Tuesday, October 14, 2008

On the Gospels

The Bible is about Jesus. Every book, from 1 to 66, He is the hero, He is the focus, He is the champion. So wherever you read the Bible, you're going to be reading about Jesus...in theory at least.

I think there is something though, about reading the Gospel accounts themselves. Not in a red letter Christian kind of a way, or really even in a 'let Jesus speak for Jesus' way, but just to see Him, to hear Him and look at Him. Not that we can't do that in all 66 books, but it's good just to sit and read the Gospels. Good to read about the last supper, or the transfiguration, or the sermon on the mount, and then speak to Jesus, the same Jesus now invisible as then, visible.

Since March i've been read Matthew, ever so slowly, with a commentry. I've never done my quiet times like this before, and it's been mostly helpful. It's been great to just rub my face in one book for a year rather than simply rushing from passage to passage. And good to spend each morning with Jesus. Of course. Anyway, this has turned into a series of rather unconnected thoughts, so i'll end it with a Spurgeon quote, which amde me think this in the first place:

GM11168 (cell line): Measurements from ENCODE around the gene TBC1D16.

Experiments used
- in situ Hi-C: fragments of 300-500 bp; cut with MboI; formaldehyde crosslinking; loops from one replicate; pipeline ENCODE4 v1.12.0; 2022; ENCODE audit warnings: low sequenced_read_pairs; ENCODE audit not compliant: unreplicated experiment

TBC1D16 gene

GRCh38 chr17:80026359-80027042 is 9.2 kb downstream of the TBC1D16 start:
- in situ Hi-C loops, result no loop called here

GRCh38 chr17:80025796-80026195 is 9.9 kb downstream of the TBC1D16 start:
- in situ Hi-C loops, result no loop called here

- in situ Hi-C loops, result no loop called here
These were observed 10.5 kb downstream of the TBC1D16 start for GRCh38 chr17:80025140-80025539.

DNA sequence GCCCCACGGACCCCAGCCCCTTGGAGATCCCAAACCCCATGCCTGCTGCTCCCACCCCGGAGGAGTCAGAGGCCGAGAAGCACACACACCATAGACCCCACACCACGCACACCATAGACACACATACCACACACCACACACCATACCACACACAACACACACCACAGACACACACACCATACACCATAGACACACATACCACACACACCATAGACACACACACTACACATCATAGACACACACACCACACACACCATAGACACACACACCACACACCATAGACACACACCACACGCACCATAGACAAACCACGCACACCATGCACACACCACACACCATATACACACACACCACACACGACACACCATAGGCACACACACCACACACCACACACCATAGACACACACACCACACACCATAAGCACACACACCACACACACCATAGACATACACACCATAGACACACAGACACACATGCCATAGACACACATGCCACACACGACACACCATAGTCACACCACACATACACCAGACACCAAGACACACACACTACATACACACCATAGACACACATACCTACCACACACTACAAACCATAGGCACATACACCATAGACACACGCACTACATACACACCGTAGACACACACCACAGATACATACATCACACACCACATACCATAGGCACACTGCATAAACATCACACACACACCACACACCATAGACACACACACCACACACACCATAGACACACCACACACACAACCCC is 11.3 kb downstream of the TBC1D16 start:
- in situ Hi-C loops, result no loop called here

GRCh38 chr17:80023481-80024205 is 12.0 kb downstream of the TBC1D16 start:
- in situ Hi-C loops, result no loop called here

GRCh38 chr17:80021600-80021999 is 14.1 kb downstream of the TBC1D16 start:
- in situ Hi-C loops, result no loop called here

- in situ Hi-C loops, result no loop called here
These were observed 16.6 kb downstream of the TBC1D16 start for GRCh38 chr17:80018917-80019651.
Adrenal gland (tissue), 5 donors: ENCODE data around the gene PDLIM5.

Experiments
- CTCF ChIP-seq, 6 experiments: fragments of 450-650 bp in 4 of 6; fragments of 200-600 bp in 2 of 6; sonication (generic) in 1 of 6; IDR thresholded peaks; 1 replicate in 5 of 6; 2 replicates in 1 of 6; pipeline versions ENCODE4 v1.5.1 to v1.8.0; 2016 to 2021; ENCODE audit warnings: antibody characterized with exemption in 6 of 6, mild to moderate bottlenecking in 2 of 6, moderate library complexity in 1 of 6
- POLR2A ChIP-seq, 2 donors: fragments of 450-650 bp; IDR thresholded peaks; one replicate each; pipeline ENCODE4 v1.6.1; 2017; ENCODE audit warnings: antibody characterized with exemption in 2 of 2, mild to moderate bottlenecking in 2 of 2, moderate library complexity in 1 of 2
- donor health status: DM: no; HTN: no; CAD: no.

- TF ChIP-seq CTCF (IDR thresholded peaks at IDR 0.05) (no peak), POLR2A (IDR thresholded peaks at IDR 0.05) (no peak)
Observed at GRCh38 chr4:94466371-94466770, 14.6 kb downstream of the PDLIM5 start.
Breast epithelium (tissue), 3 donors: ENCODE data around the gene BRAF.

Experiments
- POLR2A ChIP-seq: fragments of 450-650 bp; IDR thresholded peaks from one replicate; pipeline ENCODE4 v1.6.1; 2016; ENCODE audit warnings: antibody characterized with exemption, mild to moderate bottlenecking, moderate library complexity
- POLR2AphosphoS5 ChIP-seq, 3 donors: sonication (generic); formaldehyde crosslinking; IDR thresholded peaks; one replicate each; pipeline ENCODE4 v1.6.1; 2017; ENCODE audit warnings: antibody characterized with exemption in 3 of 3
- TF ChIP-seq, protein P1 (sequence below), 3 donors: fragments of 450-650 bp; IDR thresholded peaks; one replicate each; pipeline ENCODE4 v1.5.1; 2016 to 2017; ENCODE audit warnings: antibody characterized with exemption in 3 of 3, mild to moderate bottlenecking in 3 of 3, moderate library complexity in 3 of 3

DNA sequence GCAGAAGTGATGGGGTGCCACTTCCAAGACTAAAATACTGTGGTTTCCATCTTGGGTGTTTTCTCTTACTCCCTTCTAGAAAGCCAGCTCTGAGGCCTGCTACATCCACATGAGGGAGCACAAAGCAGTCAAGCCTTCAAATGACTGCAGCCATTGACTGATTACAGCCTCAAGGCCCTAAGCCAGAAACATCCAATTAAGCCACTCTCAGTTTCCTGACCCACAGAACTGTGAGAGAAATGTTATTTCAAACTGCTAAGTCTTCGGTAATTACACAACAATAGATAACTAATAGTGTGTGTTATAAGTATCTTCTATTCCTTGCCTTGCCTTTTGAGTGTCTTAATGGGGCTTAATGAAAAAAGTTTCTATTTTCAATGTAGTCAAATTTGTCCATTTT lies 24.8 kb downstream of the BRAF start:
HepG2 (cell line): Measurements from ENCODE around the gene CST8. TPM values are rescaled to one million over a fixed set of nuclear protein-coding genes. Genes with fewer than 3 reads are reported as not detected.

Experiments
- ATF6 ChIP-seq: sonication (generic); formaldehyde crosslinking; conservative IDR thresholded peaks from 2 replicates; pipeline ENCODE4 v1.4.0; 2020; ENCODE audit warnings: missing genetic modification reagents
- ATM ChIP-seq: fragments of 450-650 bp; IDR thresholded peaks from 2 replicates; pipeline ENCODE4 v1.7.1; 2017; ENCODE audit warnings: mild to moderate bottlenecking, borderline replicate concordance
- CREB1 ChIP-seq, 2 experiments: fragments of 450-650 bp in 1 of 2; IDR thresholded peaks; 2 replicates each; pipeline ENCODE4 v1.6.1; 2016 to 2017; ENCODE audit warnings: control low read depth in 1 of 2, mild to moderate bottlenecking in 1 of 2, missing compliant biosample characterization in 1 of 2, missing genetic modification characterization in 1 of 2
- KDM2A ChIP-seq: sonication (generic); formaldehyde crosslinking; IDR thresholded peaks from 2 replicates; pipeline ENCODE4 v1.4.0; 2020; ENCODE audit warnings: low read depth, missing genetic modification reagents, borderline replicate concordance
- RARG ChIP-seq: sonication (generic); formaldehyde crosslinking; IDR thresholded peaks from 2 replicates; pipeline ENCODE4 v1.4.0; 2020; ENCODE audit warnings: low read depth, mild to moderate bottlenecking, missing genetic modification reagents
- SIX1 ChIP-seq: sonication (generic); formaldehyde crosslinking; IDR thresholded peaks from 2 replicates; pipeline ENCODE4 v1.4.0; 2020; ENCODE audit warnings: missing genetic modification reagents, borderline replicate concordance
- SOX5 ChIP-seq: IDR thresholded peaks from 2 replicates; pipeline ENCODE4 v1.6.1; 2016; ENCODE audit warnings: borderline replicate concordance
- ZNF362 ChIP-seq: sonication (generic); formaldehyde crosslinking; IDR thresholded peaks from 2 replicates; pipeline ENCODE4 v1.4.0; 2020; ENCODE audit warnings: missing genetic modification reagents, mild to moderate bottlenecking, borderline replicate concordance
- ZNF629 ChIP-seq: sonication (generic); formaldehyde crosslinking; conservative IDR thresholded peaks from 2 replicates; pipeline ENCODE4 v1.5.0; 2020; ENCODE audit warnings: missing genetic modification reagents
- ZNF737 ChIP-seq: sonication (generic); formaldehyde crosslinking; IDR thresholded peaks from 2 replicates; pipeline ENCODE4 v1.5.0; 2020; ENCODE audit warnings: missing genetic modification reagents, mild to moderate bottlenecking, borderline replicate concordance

Consider his greatness, and I again remind you that the blessing comes only by consideration. I may speak to you this morning about the greatness of my Master, but I shall not succeed in fully declaring it. I am never more vexed with myself than when I have done my very best to extol his dear name! What is it but holding a candle to the sun? What are my lispings compared with the loud acclamations which such an one as he is might well expect from those who love him? You must carefully consider, or you will miss the blessing.

It will not be enough for you to hear, or read; you must do your own thinking, and consider your Lord for yourselves. You may even read the Bible itself without profit, if you do not consider as well as read. The wine is not made by gathering the clusters, but by treading the grapes in the wine-vat: under pressure the red juice leaps forth. Not the truth as you read it, but the truth as you meditate upon it, will be a blessing to you. "Read, mark, learn, and inwardly digest." "Consider how great this man was."

Shut yourselves up with Jesus, if you would know him. "Come, my people, enter thou into thy chambers, and shut thy doors about thee: hide thyself as it were for a little moment, until the indignation be overpast." In Christ there is shelter, and the more you consider him the greater your peace will be. Come and lay your finger into the prints of the nails, and thrust your hand into his side. Commune with the personal Christ, who ever liveth; and evermore "consider how great this man was."

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